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WHO warns of risk of young people infecting vulnerable as winter approaches

Dr Hans Kluge said youngsters are likely to come into closer contact with the elderly as the weather cools in Europe.

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Young people increasingly involved in virus cases rises could pass it on to the elderly, the WHO expert warned (Olafur Steinar Rye Gestsson/Ritzau Scanpix via AP)

Young people increasingly involved in virus cases rises could pass it on to the elderly, the WHO expert warned (Olafur Steinar Rye Gestsson/Ritzau Scanpix via AP)

Young people increasingly involved in virus cases rises could pass it on to the elderly, the WHO expert warned (Olafur Steinar Rye Gestsson/Ritzau Scanpix via AP)

Covid-19 is a “tornado with a long tail” and increased case counts among young people could ultimately see the virus passed on to more vulnerable older people and cause an uptick in deaths, the World Health Organisation’s chief for Europe has warned.

Dr Hans Kluge said younger people are likely to come into closer contact with the elderly as the weather cools in Europe.

Speaking at WHO’s Europe headquarters in Copenhagen, he said: “We don’t want to do unnecessary predictions, but this is definitely one of the options: That at one point there would be more hospitalisations and an uptick in mortality.”

He said “no-one is invincible”, but alluded to the fact that most coronavirus deaths are among the elderly.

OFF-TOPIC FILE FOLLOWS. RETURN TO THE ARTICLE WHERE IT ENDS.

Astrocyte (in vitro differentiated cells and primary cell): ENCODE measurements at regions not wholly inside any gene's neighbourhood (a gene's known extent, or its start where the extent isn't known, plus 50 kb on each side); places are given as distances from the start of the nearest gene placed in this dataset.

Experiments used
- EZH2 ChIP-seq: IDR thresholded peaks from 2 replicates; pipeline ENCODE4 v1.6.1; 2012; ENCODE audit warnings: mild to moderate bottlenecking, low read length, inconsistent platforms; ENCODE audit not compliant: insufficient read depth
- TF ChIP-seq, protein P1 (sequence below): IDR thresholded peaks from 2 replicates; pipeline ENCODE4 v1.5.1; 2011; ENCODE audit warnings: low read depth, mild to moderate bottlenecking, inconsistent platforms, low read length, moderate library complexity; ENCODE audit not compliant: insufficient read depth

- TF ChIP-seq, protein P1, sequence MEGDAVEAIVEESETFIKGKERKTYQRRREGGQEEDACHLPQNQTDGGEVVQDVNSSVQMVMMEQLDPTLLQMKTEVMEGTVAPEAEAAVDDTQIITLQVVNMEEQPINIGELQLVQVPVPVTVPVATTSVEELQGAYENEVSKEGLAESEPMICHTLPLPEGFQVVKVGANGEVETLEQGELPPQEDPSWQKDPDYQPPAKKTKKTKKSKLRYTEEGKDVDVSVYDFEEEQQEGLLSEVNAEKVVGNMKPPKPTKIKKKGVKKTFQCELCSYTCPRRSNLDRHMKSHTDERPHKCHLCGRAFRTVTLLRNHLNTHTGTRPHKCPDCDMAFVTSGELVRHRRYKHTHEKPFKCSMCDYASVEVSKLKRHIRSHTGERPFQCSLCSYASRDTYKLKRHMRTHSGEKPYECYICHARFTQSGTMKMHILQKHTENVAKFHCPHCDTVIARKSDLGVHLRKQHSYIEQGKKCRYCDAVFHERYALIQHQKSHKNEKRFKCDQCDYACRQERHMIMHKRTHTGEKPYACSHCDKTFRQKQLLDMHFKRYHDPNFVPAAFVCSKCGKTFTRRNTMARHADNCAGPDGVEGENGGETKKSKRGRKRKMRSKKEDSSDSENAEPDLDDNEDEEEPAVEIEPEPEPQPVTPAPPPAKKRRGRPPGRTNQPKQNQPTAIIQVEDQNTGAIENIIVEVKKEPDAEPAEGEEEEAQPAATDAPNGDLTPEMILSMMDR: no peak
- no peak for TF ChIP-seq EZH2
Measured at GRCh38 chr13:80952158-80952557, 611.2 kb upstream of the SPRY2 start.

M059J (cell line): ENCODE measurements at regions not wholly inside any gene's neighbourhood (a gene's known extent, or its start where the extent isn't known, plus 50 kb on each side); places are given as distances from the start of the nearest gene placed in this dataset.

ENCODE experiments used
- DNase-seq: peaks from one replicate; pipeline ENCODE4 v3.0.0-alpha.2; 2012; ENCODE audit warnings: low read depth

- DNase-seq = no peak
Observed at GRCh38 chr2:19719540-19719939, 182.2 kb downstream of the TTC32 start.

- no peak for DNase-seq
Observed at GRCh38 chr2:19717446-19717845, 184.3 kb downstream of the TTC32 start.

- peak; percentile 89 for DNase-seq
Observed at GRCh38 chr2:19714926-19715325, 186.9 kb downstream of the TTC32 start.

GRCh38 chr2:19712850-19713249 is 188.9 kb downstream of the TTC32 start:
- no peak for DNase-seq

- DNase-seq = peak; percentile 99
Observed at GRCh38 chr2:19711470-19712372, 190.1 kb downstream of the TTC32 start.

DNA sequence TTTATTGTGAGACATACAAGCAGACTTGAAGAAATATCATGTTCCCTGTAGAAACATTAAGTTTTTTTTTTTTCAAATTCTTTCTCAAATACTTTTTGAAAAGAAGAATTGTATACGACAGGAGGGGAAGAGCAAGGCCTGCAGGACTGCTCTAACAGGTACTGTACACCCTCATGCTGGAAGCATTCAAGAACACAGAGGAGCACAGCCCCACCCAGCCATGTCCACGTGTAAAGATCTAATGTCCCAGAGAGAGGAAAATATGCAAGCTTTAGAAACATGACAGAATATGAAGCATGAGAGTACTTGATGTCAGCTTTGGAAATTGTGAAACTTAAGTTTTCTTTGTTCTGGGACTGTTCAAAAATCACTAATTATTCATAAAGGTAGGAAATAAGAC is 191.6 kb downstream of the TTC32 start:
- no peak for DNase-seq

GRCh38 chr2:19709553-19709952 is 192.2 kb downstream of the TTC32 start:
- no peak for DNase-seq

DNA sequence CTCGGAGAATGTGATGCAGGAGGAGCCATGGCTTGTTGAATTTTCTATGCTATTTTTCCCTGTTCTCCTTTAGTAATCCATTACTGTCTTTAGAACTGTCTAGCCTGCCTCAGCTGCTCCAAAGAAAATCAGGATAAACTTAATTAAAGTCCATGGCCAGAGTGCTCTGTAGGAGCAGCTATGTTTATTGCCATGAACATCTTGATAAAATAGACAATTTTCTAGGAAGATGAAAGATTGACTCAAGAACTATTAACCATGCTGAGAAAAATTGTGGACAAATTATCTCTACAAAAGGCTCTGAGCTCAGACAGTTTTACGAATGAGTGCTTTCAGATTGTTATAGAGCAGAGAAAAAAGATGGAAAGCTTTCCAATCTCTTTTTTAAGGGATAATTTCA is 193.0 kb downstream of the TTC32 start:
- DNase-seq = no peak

“It may be that younger people indeed are not necessarily going to die from it, but it’s a tornado with a long tail and it’s a multi-organ disease,” he said.

Dr Kluge said 32 of 55 state parties and territories in WHO’s European region have seen a 14-day incidence rate increase of more than 10%, calling that “definitely an uptick which is generalised in Europe”.

But he also suggested health authorities and other officials are better positioned and more prepared than in February, when the continent was on the cusp of a huge surge in cases and deaths.

“In February, we were caught by the speed and the devastation – and the default option was to lockdown and reboot,” Dr Kluge said.

“Now we are much more sophisticated in our knowledge of what works. In that sense that it’s possible to manage the transmission of the virus in society, and have a running economy, and very important, have an educational system open.”

He said the autumn presents a “tricky situation” because of schools reopening, the onset of the flu season, and increased mortality among older people in winter months in general.

He said current evidence shows “school settings” have not been a “main contributor to the epidemic”, and pointed to growing evidence that children do play a role in transmission – but more often in social gatherings than at schools.

As cases across Europe have increased amid the summer holiday season, WHO also issued advice this week for hotels and related businesses.

WHO said hotels should consider reducing their occupancy rates to ensure physical distancing guidelines can be met, and said all staff and guests should comply with basic Covid-19 prevention measures, like frequent hand-washing and wearing masks.

It said physical barriers like protective plexiglass boards should be used to separate hotel staff and guests, like at reception and concierge services.

WHO said national guidance should be followed on whether or not indoor dining is allowed, but “buffets are not recommended and should not be offered”.

It said gyms, pools and spa facilities could be used with certain restrictions, like determining the maximum number of people to ensure physical distancing.

PA